COMMUNITY TRAGEDY

As a lifelong Altadenan and a former Altadena Library Board member, I deeply love the Altadena Library as a place, a community center and a hub of activity and learning.

As an organic architect and preservationist I treasure the Boyd Georgi design that abstracted the water cycle of California and was the first building in the San Gabriel Valley designed with handicapped accessibility in mind.

For me personally and Altadena as a community the mess at the Altadena Library is a tragedy. It is a tragedy wholly of the Altadena Library Board’s own making, however. Whatever faults Director Mindy Kittay may have, they were well known to the Altadena Library Board when she was hired. No steps were ever taken by the board to deal with any of these issues, as they were too busy at the time basking in the reflected glory of her achievements. Eventually these problems somehow, and in a manner the public still has not been made aware of, became a matter of concern for the Altadena Library Board.

Rather than deal with these issues in a straightforward and lawful manner, the Altadena Library Board went down the trail of illegal secret meetings, disparaging their employees and lying to and disparaging the public.

The Altadena community does need healing, but any kind of healing is literally impossible with these present Altadena Library Board members in place. Certainly they cannot be trusted to deal fairly with Director Kittay were she inclined to return, and no library director in their right mind would at this point be hired by or serve under this group.

I urge the Altadena Library Board members to do the right thing and resign. They have proven consistently for almost two years now, by mishandling literally EVERY aspect of their relationship with Director Kittay and the public, that they do not deserve the public’s trust.

STEVEN S. LAMB

ALTADENA

ONE MAN’S OPINION

Serena Williams was penalized — in accordance with the rules — because her coach was coaching from the stands, something he admitted to doing. Whether she wanted that coaching or saw him gesturing is irrelevant. If all a player has to do to avoid being penalized in that situation is to say, “I didn’t see it,” the rule would be unenforceable. It takes only a couple of seconds to convey a message via hand signals. It is not reasonable to expect the chair umpire to simultaneously watch a coach in the stands and a player on the court, and to know what a player does and does not see. Attacking an umpire’s integrity, calling him a thief and a liar for doing his job, is a strange way of showing your daughter that you “stand up for what’s right.”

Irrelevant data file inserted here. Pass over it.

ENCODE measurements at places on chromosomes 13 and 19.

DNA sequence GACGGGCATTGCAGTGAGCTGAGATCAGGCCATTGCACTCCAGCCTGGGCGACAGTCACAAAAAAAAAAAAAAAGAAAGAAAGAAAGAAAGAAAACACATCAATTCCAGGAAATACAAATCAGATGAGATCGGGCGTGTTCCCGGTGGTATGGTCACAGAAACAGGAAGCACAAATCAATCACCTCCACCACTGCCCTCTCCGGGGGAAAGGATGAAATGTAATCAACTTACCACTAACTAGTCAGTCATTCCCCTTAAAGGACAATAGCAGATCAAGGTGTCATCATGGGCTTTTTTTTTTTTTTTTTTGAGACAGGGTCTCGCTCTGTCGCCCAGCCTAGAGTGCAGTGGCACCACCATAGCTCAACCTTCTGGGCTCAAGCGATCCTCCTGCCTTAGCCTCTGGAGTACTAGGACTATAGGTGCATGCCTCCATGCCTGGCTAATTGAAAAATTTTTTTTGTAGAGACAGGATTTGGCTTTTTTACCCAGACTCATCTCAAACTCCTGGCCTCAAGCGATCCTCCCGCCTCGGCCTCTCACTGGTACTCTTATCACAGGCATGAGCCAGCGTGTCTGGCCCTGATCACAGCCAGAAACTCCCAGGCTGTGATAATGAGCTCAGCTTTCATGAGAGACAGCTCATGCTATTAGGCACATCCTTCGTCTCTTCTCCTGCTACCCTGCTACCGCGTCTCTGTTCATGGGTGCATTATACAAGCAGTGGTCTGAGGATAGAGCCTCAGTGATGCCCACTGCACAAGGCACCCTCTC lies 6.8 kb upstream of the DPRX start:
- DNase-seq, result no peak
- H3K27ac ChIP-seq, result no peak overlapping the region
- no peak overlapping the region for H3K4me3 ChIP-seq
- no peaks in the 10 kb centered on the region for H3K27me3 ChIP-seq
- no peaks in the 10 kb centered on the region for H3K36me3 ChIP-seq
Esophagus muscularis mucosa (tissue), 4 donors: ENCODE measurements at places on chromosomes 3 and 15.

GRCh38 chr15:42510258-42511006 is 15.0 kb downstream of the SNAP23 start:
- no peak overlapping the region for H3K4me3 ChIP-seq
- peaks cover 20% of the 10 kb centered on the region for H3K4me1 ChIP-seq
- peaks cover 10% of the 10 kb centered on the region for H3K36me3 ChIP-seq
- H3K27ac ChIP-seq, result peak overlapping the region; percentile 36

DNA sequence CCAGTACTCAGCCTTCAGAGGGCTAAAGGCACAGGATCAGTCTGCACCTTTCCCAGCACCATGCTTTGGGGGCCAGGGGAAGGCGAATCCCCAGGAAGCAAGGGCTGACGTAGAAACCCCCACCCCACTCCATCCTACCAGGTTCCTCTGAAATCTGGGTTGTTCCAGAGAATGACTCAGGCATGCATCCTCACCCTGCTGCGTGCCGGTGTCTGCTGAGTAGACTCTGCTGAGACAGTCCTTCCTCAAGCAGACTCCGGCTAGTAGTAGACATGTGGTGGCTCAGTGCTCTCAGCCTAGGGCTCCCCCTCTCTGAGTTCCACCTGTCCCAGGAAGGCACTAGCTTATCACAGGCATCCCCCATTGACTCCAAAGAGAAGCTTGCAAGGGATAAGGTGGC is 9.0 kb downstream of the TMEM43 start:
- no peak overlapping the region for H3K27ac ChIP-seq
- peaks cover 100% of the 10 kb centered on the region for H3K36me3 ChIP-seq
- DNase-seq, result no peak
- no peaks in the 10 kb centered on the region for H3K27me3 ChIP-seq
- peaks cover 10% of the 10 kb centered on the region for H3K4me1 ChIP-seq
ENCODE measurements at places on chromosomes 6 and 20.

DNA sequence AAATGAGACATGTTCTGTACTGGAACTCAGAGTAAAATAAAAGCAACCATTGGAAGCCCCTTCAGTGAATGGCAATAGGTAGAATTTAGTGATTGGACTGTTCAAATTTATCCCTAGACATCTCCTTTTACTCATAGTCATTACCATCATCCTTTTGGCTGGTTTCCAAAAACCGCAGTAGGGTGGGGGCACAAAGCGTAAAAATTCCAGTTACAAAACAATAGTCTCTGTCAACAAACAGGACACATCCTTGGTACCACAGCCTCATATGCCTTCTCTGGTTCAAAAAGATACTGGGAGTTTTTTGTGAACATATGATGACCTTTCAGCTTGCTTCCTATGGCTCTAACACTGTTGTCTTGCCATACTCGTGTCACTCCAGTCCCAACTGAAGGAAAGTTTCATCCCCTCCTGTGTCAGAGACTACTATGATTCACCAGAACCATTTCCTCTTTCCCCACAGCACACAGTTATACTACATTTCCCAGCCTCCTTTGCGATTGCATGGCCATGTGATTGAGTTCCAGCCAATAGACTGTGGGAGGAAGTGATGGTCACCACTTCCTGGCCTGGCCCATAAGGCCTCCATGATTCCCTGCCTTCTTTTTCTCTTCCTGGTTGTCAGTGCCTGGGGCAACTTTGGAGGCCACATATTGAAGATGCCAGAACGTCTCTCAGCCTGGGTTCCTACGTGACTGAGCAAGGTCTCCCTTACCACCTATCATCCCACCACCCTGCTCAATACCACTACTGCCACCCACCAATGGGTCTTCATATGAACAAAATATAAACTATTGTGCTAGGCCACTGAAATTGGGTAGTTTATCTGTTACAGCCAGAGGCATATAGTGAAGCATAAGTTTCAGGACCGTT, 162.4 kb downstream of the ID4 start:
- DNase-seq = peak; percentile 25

When Williams was called for a foot fault at a previous US Open she screamed profanities at a woman line judge and threatened her with bodily harm. Double standard? Can you imagine what would happen to a male player who treated a female linesperson like that? His career would be over. As for this nonsense about women being penalized while the men skate, at this year’s tournament the men were penalized more than twice as many times as the women were. 

If Williams felt it necessary to vent her anger at someone, it should have been directed at her coach. He was the one who broke the rule that precipitated all that followed. Williams was right about one thing; someone owes someone an apology. 

Lastly, while part of me would like to see Mr. Ramos get a standing ovation when he’s introduced at his next assignment, it’d be better for everyone to put this sorry episode behind us.

– JOHN WHITEMAN

VIA EMAIL

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